I picked up this book on the recommendation of Judge Richard Posner. (It wasn’t a personal recommendation. I heard him mention the book when he was in a panel discussion.) Posner’s recommendation came from his idea that literature had a lot to tell us about the law. And Arch of Triumph had a lot to say about the plight of asylum-seekers in a new country. At the time, I was preparing for oral argument in an asylum case, and thought it would be an interesting read.
The entire book focuses on Ravic, a displaced and well-accomplished German surgeon who is living in Paris during the Second World War. He makes a living—underground, of course—by performing surgeries for two French surgeons who are less qualified and without enough scruples to care that Ravic is unable to work legally. Ravic is a superior surgeon and they give him a small percentage of their fees to do the work.
Despite being able to pursue his livelihood, Ravic lives in constant fear of being found out and deported to Germany. Indeed, he had gone through that process a few times before we come upon him in the novel. During the novel, he is sent to Switzerland after helping an accident victim on the street and being found out by the police. But he always returned, eager to pick up the pieces of a shattered life without any clear direction or foundation.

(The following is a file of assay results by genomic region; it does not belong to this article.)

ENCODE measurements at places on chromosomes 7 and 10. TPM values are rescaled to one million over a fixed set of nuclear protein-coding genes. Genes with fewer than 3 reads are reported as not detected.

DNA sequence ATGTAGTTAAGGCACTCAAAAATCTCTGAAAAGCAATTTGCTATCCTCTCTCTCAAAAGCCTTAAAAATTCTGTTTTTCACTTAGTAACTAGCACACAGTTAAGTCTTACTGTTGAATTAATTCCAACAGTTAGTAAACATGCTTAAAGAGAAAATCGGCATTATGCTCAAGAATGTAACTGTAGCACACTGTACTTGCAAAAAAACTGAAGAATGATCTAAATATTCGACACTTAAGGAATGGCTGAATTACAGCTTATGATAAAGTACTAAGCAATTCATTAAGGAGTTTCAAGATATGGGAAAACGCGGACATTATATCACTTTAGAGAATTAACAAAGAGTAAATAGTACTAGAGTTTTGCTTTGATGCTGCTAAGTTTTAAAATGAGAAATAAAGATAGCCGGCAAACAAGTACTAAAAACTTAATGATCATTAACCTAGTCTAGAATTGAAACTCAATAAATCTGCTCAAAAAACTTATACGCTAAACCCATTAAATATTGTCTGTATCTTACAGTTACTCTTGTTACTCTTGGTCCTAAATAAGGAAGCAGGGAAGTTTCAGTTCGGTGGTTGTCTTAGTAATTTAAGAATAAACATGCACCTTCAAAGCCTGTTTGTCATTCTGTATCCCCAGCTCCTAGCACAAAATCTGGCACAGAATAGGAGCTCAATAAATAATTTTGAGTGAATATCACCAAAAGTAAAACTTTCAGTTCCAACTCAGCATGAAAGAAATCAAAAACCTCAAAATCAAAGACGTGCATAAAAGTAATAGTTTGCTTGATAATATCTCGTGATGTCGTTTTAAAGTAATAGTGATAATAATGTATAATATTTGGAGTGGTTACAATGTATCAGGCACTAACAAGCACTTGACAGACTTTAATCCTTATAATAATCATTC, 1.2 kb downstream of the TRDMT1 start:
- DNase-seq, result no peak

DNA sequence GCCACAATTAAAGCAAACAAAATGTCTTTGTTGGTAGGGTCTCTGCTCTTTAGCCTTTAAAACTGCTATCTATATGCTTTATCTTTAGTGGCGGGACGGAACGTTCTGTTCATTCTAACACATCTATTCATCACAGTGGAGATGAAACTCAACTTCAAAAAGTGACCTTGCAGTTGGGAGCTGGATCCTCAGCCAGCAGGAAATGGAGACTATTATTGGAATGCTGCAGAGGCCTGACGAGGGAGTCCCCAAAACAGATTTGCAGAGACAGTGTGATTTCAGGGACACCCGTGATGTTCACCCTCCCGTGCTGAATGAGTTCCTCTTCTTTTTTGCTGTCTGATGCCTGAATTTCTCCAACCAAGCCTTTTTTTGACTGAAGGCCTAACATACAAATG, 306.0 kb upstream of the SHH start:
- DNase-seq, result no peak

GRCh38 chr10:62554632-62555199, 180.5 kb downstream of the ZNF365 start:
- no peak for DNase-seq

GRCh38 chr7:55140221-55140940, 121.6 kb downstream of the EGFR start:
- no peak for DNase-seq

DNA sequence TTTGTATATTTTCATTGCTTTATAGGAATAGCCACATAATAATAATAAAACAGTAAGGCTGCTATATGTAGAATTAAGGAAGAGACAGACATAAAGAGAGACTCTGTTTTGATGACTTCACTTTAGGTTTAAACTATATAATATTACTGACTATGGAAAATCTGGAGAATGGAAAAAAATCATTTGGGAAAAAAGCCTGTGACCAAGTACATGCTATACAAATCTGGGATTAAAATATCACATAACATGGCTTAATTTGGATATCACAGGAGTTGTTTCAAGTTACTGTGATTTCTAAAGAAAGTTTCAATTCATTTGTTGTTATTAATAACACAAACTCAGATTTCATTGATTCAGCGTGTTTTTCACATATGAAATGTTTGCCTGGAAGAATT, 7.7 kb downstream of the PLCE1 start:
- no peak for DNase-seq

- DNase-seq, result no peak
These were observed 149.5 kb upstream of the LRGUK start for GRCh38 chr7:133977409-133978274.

Ravic is a deep and often enigmatic character. His life is a vicious cycle of late nights, drunken stupors, mid-morning surgeries, and evenings at the club. It is in the midst of this life—if one can call it that—that Ravic encounters another person, perhaps for the first time. The love affair that results is one that makes Ravic question his own life and his whole prior sense of reality. Ravic appears to us as a lost, broken soul. Yet there is a bit of Ravic in all of us, I think. We too are lost along the way and need an encounter with Another to bring us back to reality.
Eventually Ravic realizes he cannot have love on his own terms and cannot give love in his current state of life. He is lost in a country whose government does not acknowledge him but whose citizens rely on him. He lives under constant threat of deportation while trying to make a living and find some temporary relief.
Beyond the love story Remarque presents, there are themes in this book that appeal to every generation and situation. We too are lost in a world that cannot be the end of our love. We too are mere passers-by in this life and must seek what is beyond us. There is an open invitation to Love, and we must accept Love as He comes and on His terms. The Marian “Yes” is no more appropriate than at times like those described in this book, when we must place all our hopes and fears in God and trust that His love will carry us through.
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